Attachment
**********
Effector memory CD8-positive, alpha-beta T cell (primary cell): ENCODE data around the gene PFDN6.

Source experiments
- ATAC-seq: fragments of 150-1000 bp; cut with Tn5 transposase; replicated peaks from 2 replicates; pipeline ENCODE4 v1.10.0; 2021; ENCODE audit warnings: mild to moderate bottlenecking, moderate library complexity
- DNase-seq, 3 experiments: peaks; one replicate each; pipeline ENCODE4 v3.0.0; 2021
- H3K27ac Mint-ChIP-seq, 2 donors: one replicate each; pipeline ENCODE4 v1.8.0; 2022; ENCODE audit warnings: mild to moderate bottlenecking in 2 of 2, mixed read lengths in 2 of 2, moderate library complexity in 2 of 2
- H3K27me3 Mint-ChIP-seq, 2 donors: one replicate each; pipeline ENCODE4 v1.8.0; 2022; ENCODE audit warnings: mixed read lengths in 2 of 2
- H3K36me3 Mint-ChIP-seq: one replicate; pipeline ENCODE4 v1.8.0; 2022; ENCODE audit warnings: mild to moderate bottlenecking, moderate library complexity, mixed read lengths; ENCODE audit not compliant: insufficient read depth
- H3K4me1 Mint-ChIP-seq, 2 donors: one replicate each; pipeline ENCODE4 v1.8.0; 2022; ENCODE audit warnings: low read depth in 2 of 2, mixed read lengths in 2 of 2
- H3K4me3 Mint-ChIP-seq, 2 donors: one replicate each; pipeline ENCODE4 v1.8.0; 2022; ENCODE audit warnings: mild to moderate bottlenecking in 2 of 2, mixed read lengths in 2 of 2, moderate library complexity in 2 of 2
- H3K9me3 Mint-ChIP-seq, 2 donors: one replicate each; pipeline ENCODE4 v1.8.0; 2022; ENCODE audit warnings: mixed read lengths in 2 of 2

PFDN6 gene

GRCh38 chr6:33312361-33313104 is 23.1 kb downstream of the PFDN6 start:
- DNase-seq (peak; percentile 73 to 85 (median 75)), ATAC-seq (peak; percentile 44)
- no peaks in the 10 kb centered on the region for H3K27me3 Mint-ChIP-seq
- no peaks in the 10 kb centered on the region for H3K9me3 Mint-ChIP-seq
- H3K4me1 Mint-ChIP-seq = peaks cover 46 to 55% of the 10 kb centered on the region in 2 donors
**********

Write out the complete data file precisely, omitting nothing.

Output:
Effector memory CD8-positive, alpha-beta T cell (primary cell): ENCODE data around the gene PFDN6.

Source experiments
- ATAC-seq: fragments of 150-1000 bp; cut with Tn5 transposase; replicated peaks from 2 replicates; pipeline ENCODE4 v1.10.0; 2021; ENCODE audit warnings: mild to moderate bottlenecking, moderate library complexity
- DNase-seq, 3 experiments: peaks; one replicate each; pipeline ENCODE4 v3.0.0; 2021
- H3K27ac Mint-ChIP-seq, 2 donors: one replicate each; pipeline ENCODE4 v1.8.0; 2022; ENCODE audit warnings: mild to moderate bottlenecking in 2 of 2, mixed read lengths in 2 of 2, moderate library complexity in 2 of 2
- H3K27me3 Mint-ChIP-seq, 2 donors: one replicate each; pipeline ENCODE4 v1.8.0; 2022; ENCODE audit warnings: mixed read lengths in 2 of 2
- H3K36me3 Mint-ChIP-seq: one replicate; pipeline ENCODE4 v1.8.0; 2022; ENCODE audit warnings: mild to moderate bottlenecking, moderate library complexity, mixed read lengths; ENCODE audit not compliant: insufficient read depth
- H3K4me1 Mint-ChIP-seq, 2 donors: one replicate each; pipeline ENCODE4 v1.8.0; 2022; ENCODE audit warnings: low read depth in 2 of 2, mixed read lengths in 2 of 2
- H3K4me3 Mint-ChIP-seq, 2 donors: one replicate each; pipeline ENCODE4 v1.8.0; 2022; ENCODE audit warnings: mild to moderate bottlenecking in 2 of 2, mixed read lengths in 2 of 2, moderate library complexity in 2 of 2
- H3K9me3 Mint-ChIP-seq, 2 donors: one replicate each; pipeline ENCODE4 v1.8.0; 2022; ENCODE audit warnings: mixed read lengths in 2 of 2

PFDN6 gene

GRCh38 chr6:33312361-33313104 is 23.1 kb downstream of the PFDN6 start:
- DNase-seq (peak; percentile 73 to 85 (median 75)), ATAC-seq (peak; percentile 44)
- no peaks in the 10 kb centered on the region for H3K27me3 Mint-ChIP-seq
- no peaks in the 10 kb centered on the region for H3K9me3 Mint-ChIP-seq
- H3K4me1 Mint-ChIP-seq = peaks cover 46 to 55% of the 10 kb centered on the region in 2 donors